17 Wireless Standards Interoperability Interoperability happens because of cooperation between vendors, IEEE, and WFA WFA helps vendors deal with product testing task by building formal set of interoperability tests Vendors working with WFA, as well as cooperate with IEEE IEEE and WFA also cooperate as WFA wants Wi-Fi vendors to be successful Some Relationships and Results: Vendors, Wi-Fi Alliance, and IEEE 17 Figure 6-8

18 LAN Edge Example 1: Business that has a large number of small remote offices, plus a small number of large sites; like a bank or an insurance company. At both the small offices and the large main sites, these companies could use a wireless-only LAN edge. All user devices use WLAN technology to connect to the Enterprise network. Enterprise Branch Office with Wireless LAN Edge 18 Figure 6-9

19 LAN Edge Example 2: Those same companies could use a combined wired and wireless LAN edge. Essentially, the company creates a wired Ethernet LAN for every location where a device might need to connect to the network. This design also creates WLAN coverage for the exact same space, and possibly some spaces the Ethernet cables cannot reach. Wired and Wireless LAN Edge 19 Figure 6-10

20 LAN Edge Small Office / Home Office WLANs: The networking industry uses the term small office / home office (SOHO) to refer to smaller sites that use the types of technology and devices that you might find at someone s home office. Wired-only Versus WLAN Only Small Office, with Combined Devices 20 Figure 6-11

21 LAN Edge Examples of different SOHO sites: Each is at the home of a different employee of the same company. SOHO networks often use integrated networking devices (e.g., router, switch, AP, modem). Wired-only Versus WLAN Only Small Office, with Combined Devices 21 Figure 6-11

22 WLAN Hotspots Wireless hotspot: Area in (usually) retail store to encourage their customers to spend more time in the store Allows strangers to use company s network Single-Site WLANs (Protected and Unprotected) and Public Hot Spot 22 Figure 6-12

23 WLAN Ad-Hoc Network Provides very basic WLAN service by letting two (or more) WLAN devices send data directly without AP Known formally as Independent Basic Service Set (IBSS) No AP needed for connectivity Ad-hoc Wireless LAN: Independent Basic Service Set (IBSS) 23 Figure 6-13

24 WLAN Basic Service Set (BSS) Offers basic wireless service with one and only one AP to create wireless LAN Each wireless client connects to network through AP AP controls BSS, with all wireless frames flowing either to AP from user devices or from AP back to user devices Single AP Wireless LAN: Basic Service Set (BSS) 24 Figure 6-14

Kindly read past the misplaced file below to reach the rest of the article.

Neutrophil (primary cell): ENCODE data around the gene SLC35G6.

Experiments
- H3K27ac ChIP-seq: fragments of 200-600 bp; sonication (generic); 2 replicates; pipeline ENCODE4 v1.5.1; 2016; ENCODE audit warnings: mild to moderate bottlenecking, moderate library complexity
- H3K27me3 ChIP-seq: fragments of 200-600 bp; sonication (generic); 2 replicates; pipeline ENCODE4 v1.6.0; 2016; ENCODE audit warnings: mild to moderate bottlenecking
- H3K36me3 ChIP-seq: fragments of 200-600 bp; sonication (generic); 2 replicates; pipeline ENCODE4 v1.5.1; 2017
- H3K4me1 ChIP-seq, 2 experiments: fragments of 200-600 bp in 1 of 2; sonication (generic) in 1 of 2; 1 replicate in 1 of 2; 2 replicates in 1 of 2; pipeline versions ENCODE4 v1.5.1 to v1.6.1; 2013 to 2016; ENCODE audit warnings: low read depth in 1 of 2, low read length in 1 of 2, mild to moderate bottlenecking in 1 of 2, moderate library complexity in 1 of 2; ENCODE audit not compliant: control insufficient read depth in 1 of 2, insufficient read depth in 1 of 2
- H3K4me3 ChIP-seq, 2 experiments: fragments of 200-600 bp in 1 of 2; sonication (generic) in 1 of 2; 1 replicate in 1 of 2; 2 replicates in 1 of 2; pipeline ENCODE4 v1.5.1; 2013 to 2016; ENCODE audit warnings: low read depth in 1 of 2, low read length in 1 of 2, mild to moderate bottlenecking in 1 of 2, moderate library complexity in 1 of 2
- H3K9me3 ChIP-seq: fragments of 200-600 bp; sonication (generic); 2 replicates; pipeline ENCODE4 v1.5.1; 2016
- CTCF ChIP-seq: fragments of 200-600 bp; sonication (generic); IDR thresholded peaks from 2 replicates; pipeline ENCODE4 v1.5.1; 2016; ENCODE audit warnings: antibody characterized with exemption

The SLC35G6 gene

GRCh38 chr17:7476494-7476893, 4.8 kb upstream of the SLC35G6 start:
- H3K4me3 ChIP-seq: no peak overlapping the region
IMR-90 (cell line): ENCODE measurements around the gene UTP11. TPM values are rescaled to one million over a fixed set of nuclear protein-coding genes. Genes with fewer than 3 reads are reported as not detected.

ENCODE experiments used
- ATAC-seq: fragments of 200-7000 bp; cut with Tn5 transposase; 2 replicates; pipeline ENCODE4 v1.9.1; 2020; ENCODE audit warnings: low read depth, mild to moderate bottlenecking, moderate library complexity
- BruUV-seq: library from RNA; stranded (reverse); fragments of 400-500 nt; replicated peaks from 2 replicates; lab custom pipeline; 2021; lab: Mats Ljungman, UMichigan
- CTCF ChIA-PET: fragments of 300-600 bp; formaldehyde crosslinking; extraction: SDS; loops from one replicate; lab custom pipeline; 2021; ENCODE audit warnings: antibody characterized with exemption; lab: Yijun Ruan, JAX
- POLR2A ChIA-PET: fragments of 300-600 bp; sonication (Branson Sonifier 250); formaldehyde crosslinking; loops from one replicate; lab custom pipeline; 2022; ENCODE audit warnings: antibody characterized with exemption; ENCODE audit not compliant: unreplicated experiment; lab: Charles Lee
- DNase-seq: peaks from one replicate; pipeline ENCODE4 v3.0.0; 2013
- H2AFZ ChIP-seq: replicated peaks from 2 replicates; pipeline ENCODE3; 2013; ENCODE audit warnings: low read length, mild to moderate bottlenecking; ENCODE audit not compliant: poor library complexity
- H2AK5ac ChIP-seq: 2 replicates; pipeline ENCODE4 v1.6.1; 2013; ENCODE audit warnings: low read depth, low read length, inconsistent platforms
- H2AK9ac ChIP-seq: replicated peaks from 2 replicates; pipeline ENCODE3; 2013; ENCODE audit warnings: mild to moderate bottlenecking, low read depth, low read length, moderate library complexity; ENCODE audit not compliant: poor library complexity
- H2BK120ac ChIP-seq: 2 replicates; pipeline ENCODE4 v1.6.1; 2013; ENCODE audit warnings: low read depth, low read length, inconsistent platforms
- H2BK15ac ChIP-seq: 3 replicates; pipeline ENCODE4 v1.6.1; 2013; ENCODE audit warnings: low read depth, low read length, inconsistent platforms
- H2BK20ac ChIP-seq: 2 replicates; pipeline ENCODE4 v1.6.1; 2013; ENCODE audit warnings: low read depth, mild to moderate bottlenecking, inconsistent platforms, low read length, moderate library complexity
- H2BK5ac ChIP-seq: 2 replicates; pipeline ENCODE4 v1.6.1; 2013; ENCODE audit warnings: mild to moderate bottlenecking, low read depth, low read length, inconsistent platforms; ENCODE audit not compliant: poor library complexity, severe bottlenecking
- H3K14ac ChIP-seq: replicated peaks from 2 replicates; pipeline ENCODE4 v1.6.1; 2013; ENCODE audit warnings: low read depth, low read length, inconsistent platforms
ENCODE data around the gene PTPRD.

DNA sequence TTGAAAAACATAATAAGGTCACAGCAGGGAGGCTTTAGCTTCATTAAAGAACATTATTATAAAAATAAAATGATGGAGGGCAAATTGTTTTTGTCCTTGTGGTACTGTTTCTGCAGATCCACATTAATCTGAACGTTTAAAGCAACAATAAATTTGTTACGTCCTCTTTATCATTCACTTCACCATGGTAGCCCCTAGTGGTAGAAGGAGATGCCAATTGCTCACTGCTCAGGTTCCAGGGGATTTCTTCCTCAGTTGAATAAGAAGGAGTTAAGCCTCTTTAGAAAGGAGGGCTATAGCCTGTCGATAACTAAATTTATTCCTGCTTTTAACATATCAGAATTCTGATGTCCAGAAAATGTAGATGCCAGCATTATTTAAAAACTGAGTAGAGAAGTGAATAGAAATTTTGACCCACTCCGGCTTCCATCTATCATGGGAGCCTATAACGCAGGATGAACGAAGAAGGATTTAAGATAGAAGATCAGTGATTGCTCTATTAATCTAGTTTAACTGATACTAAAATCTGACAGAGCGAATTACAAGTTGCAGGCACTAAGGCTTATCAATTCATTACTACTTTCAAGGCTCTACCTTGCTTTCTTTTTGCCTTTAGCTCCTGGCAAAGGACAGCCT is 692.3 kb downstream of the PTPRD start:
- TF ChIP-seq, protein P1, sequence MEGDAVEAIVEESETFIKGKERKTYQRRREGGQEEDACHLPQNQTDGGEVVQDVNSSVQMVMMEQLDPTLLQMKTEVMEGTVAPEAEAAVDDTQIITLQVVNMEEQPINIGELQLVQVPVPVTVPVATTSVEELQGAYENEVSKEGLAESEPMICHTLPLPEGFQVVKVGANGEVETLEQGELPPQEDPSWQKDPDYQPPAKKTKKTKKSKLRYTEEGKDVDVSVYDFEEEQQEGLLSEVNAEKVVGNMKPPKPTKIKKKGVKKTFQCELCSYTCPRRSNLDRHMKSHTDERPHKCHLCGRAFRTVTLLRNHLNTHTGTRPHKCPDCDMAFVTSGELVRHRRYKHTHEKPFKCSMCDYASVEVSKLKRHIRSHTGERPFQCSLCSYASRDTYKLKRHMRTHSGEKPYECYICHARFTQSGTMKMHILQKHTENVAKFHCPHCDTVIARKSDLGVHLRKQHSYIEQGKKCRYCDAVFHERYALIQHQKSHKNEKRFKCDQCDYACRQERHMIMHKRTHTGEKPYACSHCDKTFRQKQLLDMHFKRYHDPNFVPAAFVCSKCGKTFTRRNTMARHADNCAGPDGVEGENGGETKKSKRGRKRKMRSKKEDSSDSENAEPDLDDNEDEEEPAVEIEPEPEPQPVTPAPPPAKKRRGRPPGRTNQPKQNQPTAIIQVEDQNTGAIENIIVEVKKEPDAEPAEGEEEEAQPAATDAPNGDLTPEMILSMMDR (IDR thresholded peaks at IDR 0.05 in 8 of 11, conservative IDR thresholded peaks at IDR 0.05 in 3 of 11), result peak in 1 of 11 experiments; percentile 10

25 WLAN Extended Service Set (ESS) Extends wireless functions of BSS Allows more than 1 AP on WLAN Service Set Identifier (SSID): Identifies each BSS or ESS defines as name In BSS, AP defines SSID In ESS, all APs use same SSID and cooperate to create WLAN Multiple AP Wireless LAN: Extended Service Set (ESS) 25 Figure 6-15

26 WLANs Compared Feature IBSS (ad-hoc) BSS ESS Number of APs Used 0 1 >1 Data Frame Flow Device to device Device to AP Device to AP Connects Clients to Some Other Network? No Yes Yes Allows Roaming? No No Yes Comparisons of Wireless LAN Topologies 26 Table 6-3

27 WLAN Antennas Omnidirectional Antenna Coverage area of AP creates layered coverage Closer parts of coverage area can run at faster speeds and still work because greater signal strength Further parts of coverage area run at slower speeds Coverage area looks like set of concentric circles Coverage Area for an Omnidirectional Wireless LAN AP 27 Figure 6-16

28 WLAN Antennas Coverage by Design 28 Figure 6-17

29 WLAN Antennas Antenna gain (power) and direction example 4 APs sit in corners of floor, each using directional antenna sending out signal for 90 degrees (quarter circle) Quarter circle patterns extend further from AP than omnidirectional antennas signals would In middle of floor, along walls, two APs each use antennae with 180-degree pattern Four 90 Degree and Two 180 Degree Direction Antennae Cover the Floor 29 Figure 6-19

30 WLAN Radio Frequency Electromagnetic spectrum review A Partial Electromagnetic Spectrum, for Perspective 30 Figure 6-20

31 WLAN Radio Frequency Frequency Bands and Government Regulation In U.S., FCC designates some licensed frequency bands and some unlicensed frequency bands Licensed frequency bands: No one can use these frequencies without getting license FCC subdivides licensed frequency bands into smaller subsets (frequency channels or frequency spectrums) and sells licenses for these sub frequencies Regulators in countries around world define two major unlicensed frequency bands for WLAN communications: 2.4GHz or 5GHz Unlicensed Radio Frequency Bands Used for WLANs 31 Figure 6-21

32 WLAN Radio Frequency: Microwaves WiFi/Bluetooth operates at 2.4 GHZ frequency (almost same as microwave ovens) Difference is power output: WiFi and Bluetooth use much smaller wattage output making them safer Microwave oven works by passing microwave radiation through food Usually operates at 2.45 GHz wavelength of 122 millimeters; falling between common radio and infrared Ovens use dielectric heating: Water, fat, etc., in food absorb energy from microwaves and begin rotating Rotating molecules then hit other molecules and put them into motion, dispersing energy 32